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Thread: Linux Programming 101?

  1. #1
    Raw Wave lostreception's Avatar
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    Sep 2004

    Linux Programming 101?

    Any recommended resources for learning linux it intrests me in that id like to learn it .
    I've only done some flash actionscript cgi and html but if i tinker with something long enough and take it apart i cant usually pickup most anything?

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  2. #2
    Low Bitrate
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    Jan 2005
    Richmond, VA

  3. #3
    Constant Bitrate cbergeron's Avatar
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    Apr 2004
    There really isn't an 'easy' way to learn Linux. The best way to learn is it just commit to it. You can't learn something unless you really want to.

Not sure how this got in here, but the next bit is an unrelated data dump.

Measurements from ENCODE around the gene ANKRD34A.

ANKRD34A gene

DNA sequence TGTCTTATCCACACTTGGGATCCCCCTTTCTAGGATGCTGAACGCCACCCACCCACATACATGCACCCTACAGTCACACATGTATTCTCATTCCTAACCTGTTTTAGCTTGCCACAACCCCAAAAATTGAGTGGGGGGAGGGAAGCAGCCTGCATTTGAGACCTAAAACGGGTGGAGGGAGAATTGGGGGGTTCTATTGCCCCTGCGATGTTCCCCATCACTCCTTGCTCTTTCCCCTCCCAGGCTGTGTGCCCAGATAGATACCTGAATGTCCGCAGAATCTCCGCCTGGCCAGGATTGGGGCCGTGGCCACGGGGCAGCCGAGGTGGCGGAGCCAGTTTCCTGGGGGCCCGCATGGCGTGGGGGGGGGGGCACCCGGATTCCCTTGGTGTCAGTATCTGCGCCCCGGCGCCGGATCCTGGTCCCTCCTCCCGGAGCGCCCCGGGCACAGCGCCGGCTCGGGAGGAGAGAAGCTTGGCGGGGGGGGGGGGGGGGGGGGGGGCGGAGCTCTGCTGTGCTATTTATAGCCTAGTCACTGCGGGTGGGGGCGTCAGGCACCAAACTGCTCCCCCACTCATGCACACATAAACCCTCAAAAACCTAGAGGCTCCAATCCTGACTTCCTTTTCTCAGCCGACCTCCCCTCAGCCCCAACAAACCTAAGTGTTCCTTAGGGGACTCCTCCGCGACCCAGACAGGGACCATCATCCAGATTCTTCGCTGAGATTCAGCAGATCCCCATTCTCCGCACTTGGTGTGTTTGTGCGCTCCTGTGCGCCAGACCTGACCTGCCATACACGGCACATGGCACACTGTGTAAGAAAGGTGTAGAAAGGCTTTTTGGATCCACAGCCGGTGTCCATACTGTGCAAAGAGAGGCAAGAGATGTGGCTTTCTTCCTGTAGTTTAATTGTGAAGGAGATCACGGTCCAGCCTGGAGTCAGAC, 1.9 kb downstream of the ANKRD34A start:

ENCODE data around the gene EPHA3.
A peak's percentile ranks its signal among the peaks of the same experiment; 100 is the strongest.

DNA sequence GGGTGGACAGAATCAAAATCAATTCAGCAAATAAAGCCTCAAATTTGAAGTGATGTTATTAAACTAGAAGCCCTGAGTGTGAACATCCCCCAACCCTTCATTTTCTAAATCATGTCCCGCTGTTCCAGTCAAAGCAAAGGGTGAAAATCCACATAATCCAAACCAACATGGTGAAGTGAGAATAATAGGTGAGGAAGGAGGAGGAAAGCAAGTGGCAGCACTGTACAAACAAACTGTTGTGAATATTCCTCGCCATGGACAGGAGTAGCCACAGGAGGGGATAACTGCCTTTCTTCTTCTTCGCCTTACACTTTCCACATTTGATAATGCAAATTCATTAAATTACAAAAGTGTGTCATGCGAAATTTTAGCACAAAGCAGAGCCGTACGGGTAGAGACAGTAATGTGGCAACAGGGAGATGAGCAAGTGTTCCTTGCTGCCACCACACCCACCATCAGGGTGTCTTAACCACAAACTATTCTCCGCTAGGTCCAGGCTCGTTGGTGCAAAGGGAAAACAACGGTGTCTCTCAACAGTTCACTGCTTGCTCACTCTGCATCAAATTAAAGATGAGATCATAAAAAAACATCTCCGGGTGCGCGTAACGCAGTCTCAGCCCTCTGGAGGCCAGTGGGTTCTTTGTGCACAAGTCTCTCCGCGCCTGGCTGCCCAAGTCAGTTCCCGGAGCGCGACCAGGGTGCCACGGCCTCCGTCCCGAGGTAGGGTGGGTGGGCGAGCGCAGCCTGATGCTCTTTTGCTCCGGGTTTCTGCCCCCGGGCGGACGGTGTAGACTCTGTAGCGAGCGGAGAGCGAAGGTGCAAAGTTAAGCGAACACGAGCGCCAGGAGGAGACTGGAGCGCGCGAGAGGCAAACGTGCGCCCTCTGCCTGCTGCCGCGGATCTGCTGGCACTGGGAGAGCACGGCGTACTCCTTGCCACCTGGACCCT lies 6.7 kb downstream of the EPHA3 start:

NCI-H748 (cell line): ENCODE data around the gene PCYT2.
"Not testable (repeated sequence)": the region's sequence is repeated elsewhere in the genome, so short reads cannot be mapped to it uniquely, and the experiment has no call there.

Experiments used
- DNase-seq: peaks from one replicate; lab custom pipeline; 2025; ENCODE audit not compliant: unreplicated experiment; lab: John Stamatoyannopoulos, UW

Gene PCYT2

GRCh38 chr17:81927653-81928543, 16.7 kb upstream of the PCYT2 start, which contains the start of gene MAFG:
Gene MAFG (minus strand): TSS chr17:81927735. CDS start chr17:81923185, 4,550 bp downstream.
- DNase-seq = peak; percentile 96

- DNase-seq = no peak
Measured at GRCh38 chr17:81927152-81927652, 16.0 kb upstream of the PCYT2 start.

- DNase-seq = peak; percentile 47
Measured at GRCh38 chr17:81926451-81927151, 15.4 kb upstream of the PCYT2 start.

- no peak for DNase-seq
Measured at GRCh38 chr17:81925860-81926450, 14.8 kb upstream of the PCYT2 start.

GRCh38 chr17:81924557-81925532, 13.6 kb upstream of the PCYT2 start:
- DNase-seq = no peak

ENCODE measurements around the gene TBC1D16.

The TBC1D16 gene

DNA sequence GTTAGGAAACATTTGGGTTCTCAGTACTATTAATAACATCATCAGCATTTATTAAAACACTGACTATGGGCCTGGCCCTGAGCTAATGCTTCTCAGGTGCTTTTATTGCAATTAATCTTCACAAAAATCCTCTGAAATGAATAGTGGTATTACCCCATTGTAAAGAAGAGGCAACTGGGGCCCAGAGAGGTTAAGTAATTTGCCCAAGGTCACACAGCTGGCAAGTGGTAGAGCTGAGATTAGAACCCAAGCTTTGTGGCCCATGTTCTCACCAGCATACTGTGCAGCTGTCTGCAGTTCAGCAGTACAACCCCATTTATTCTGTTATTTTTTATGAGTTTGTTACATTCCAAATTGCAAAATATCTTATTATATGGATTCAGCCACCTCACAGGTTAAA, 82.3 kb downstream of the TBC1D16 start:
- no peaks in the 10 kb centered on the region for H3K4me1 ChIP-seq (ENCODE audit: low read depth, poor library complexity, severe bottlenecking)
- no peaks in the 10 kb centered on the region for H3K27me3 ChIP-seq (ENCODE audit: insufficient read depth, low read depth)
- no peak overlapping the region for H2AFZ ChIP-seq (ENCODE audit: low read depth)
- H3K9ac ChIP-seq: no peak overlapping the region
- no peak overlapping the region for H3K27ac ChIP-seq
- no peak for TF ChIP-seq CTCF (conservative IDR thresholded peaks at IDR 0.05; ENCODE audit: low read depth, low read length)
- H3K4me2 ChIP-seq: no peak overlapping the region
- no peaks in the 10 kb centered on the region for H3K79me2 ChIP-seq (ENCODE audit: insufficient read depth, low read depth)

Here are a few tips:

    a) if you know DOS inside and out, you'll probably take to learning linux pretty easily. You should look up a tutorial about transitioning from DOS command line. The most powerful things in Linux are done on the command line. The windowing system is just a way to display stuff. That's kind of tricky for Windows users to grasp. But if you've grown up with the DOS days, it's easier.

    b) if you know nothing about DOS or command lines; but you aren't afraid to get into your system, you should probably start with a distro like Fedora. It'll give you some neat graphics, etc. but you can still learn.

    c) if you know nothing about DOS or command lines, but you're pretty hardcore and can learn anything, try starting with Slackware. You'll learn a lot in the install process, and you'll learn a ton about how linux works by using it.

    d) if you know nothing about DOS or command lines, but you don't want to move too fast; try using a user-friendly distro like Mandrake. It's a Windows-like version of Linux.

    Regardless of the "distribution" of linux you choose, please keep in mind that it's not Windows. Linux acts differently and clicking in a certain spot may not do something that it might do in Windows. Once you get past that stigma, you can learn how to make Linux work for you.